Toscana: food and wine

Published on:  | Last updated: 7 January 2020

Food: regional specialities

Many Tuscans (indeed many Italians) will tell you that Catherine de Medici, when she became Queen of France, took with her a squadron of cooks and was responsible for teaching the French how to cook. Although Tuscan cooking has been influ­ential there are still plenty of dishes that you won’t see outside Toscana.

Antipasto in southern Toscana

Antipasto in southern Toscana


The Italian equivalent of the expression ‘as good as gold’ is ‘buono come il pane’ - as good as bread. Bread has an importance in Tuscan cooking that it doesn’t have in other regions.

Crostini - toast with tomatoes or liver paté (fegato) or chicken liver paté (fegatini) are the most obvious dish but there’s also:

  • ribollita which is a soup of tomato and veget­ables cavalo nero (cabbage) and beans bulked out with bread. According to wikipedia the dish would be made in a big batch on Friday and then reheated on the following days hence the name which literally means ‘reboiled’;
  • acqua cuota (literally ‘cooked water’) comes from the Maremma and is similar to ribollita but with an egg that is cooked by the heat from the soup;
  • pappa col pomodoro - a soup made with bread­crumbs and tomato - as opposed to the chunks of bread used in ribollita;
  • panzanella a salad made with tomatoes, onions, basil and yes, you guessed it, bread­crumbs. It’s very good - a bit like couscous.

And on the subject of bread there’s a also schiacchia - the Tuscan version of focaccia (the verb schiac­ciare means to squash or to flatten.

Pasta dishes

When it comes to pasta there are the distinctive pici - fat handmade fresh spaghetti. Look for pici caccia e pepe - pasta made with a sauce using pecorino (goat’s cheese) from the area around Pienza in the Val d’Orcia in southern Toscana, and pepper. 

Sign outside a restaurant in Toscana

Sign outside a restaurant in Toscana (Abbadia di San Salvatore)

Meat dishes

In and around Firenze you’ll see peposa a beef stew from Firenze - or rather from Impruneta a village in the hills - so you may see it on menus as peposa d’Impruneta. Impruneta is also a centre for the production of bricks and terra­cotta - and in the past the peposa was cooked in the kilns. According to it may have been intro­duced to Firenze by the fornacini (brick makers) employed on the building of the Duomo.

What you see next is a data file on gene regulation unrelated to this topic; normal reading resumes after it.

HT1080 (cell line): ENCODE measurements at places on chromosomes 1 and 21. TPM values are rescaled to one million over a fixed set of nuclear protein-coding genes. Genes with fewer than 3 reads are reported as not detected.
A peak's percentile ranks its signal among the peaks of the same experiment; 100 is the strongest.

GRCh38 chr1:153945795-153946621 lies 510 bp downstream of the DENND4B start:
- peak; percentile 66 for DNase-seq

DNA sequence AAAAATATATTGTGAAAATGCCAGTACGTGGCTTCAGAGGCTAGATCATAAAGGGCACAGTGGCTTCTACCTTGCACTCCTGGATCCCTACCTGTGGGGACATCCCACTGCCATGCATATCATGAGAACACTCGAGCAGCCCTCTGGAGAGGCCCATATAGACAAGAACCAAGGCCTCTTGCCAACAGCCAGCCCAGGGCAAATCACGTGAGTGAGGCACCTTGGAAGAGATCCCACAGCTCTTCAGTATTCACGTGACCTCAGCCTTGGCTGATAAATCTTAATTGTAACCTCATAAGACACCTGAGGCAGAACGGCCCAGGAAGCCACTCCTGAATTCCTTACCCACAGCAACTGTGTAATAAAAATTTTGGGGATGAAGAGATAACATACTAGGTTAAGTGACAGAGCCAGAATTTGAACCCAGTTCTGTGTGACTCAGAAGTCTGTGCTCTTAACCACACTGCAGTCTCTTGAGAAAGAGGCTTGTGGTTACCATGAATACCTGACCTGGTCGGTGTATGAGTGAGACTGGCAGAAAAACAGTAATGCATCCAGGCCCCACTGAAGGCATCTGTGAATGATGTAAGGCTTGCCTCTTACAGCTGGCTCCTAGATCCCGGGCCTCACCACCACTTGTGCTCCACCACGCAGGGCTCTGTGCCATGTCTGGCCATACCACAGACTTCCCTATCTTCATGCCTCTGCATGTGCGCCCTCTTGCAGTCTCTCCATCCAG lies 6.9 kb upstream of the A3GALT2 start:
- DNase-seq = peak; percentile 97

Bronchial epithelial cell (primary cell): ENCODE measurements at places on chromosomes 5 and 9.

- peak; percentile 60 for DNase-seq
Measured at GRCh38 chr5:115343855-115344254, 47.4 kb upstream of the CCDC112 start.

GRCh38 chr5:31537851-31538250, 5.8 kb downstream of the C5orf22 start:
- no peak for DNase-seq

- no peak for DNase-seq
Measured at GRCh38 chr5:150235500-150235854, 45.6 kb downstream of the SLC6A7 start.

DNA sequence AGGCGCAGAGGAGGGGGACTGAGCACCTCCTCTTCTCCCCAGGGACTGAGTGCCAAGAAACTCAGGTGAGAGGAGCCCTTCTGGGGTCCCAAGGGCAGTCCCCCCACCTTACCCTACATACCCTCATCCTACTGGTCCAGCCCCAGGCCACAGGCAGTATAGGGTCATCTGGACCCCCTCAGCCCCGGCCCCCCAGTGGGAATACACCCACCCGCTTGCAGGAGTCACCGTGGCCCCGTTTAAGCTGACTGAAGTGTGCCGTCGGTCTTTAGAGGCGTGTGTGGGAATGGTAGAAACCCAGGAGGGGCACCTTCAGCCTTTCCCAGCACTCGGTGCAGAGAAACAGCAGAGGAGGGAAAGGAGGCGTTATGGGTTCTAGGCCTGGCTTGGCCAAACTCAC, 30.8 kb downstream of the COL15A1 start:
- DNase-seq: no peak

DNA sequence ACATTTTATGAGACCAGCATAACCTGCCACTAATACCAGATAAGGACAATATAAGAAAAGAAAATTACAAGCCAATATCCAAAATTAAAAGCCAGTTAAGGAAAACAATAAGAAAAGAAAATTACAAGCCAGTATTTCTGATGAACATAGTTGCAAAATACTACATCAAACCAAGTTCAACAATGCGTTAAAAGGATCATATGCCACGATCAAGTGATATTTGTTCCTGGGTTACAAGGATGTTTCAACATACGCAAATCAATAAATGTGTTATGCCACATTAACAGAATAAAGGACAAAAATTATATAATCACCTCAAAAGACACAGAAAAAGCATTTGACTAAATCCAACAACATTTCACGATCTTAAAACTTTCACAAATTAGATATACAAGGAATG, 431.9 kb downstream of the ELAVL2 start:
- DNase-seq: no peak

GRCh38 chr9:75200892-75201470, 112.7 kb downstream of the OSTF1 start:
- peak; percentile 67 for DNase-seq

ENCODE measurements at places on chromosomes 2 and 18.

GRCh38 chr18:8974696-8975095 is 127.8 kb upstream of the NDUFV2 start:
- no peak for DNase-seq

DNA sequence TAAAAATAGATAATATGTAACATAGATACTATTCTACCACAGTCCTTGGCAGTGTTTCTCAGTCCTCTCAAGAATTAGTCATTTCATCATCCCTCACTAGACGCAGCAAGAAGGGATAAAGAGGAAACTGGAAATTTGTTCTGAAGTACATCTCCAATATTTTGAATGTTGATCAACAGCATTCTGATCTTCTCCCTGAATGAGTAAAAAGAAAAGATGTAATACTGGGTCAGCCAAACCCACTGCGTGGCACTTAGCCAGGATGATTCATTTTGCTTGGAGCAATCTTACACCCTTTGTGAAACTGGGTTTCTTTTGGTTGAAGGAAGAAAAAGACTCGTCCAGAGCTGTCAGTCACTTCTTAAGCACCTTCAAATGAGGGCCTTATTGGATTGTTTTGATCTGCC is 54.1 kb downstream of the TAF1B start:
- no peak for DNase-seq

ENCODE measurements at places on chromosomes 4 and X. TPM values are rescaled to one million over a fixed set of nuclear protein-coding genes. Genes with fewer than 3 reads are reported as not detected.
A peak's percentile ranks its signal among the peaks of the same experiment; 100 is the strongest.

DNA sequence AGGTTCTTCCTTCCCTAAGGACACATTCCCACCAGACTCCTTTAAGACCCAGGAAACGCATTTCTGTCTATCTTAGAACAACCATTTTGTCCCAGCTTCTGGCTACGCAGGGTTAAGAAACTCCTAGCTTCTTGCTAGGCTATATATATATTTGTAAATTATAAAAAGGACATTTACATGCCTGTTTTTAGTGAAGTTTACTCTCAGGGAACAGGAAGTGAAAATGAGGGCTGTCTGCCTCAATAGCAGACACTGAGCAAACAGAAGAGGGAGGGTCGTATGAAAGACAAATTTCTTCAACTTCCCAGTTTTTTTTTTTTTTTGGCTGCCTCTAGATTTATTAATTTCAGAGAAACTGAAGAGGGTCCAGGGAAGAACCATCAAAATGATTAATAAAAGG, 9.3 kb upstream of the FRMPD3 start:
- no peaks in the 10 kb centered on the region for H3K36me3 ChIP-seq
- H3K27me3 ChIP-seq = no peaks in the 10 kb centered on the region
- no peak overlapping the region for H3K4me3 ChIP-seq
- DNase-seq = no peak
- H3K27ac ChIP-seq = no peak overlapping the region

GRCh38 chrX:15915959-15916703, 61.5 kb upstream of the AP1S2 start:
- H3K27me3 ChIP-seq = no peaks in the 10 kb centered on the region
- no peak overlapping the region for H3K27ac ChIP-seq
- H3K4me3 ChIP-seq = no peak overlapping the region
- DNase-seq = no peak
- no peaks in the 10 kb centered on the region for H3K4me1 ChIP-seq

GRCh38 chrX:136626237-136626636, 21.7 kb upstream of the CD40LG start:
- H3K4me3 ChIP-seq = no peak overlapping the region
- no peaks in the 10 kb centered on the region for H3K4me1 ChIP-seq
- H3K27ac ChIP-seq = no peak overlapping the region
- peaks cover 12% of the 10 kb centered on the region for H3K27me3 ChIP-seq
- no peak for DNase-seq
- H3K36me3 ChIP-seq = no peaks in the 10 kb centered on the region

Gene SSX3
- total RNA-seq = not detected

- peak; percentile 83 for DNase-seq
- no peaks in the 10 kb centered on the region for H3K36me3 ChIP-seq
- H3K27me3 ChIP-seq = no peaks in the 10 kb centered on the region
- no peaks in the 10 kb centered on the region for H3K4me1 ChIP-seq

On the subject of beef you’ll also see the word ‘chian­ciano’ on menus these are the white long-horn cattle that are native to Toscana (although you’ll find them in other parts of central Italy as well). You can see them grazing in the higher pastures (although sadly not that often - and not often enough to give you much confidence that the beef you eat in a restaurant will be from a cow that has grazed in mountain pastures).

You’ll also see the words ‘cinta senese’ this is the tradi­tional breed of striped pig from the Siena area. 

Of course in the areas nearest the sea have their own speci­al­ities including  Cacaccio (or Cataccio) a fish stew from Livorno (image opens in overlay).

Ambrogio Lorenzetti: the Effects of Good Government in the Countryside. Detail showing a cinta senese pig (Siena Palazzo Pubblico)

Ambrogio Lorenzetti: The Effects of Good Government in the Countryside. Detail showing a contadino bringing a cinta senese pig to market (Siena Palazzo Pubblico). source Wikimedia Commons/Google Art Project


There’s more to wine from Toscana than Chianti. Although you probably won’t have heard of most of them, there are other wine-growing areas in Toscana and they produce some pretty good wines.

  • Scansano - Morellino (red)
  • San Gimignano - Vernaccia
  • Bolgheri - red and Vermentino (white).
  • Montalcino - Brunello (red)
  • Montepulciano - Vino Nobile (red).

Confusingly, the vino mobile is not made from the Montepulciano grape which in fact is mainly grown in the Abruzzo region of southern Italy. 

The Brunello is one of Italy’s most expensive wines. The Rosso di Montalcino is made with the same grapes in the same area but aged for a much shorter period, and tend to be a lot cheaper. Brunello was once thought to be a separate grape variety but it turns out that it was the same as Sangiovese the main ingredient in most Tuscan red wines.

Another wine that is a Tuscan speci­ality (OK, Toscana and neigh­bouring bits of Umbria) is the sweet Vin Santo drunk after dinner with cantucci biscuits (made with almonds or with chocolate).

Sign outside an enoteca (wine bar) Bolgheri (Toscana)

Sign outside an enoteca (wine bar) Bolgheri (Toscana)

… and talking of Chianti

There are a number of varieties of Chianti. There’s the Chianti Classico which comes from central Toscana with the original Chianti at its core, and then there are the Chiantis that come from other areas of Toscana:

  • colli Senesi
  • colli Aretino
  • colline Pisani
  • Montalbano
  • Montespertoli (on the road between Firenze and Volterra)

They all have the Sangiovese grape as their base but differ in the proportion of Sangiovese, in the maximum permitted output per hectare and the minimum time that the wine has to be aged.

See also has pretty accessible intro­duction toTuscan wine. The wines section of also has brief intro­duc­tions to the other wine denom­in­a­tions from this part of Toscana:

Turismo enogast­ro­nomico is seems to be big business, and most areas have a wine road (strada del vino) to promote wine tourism - and the wine roads often include local food producers of local food specialities.

If you’re cycling the scope for visits to vineyards are maybe a bit limited, but there’s nothing to stop you staying at an agrit­urismo or agricampeggio on a vineyard. Or simply finding your way to an enoteca in the evenings. Some links you may find useful:

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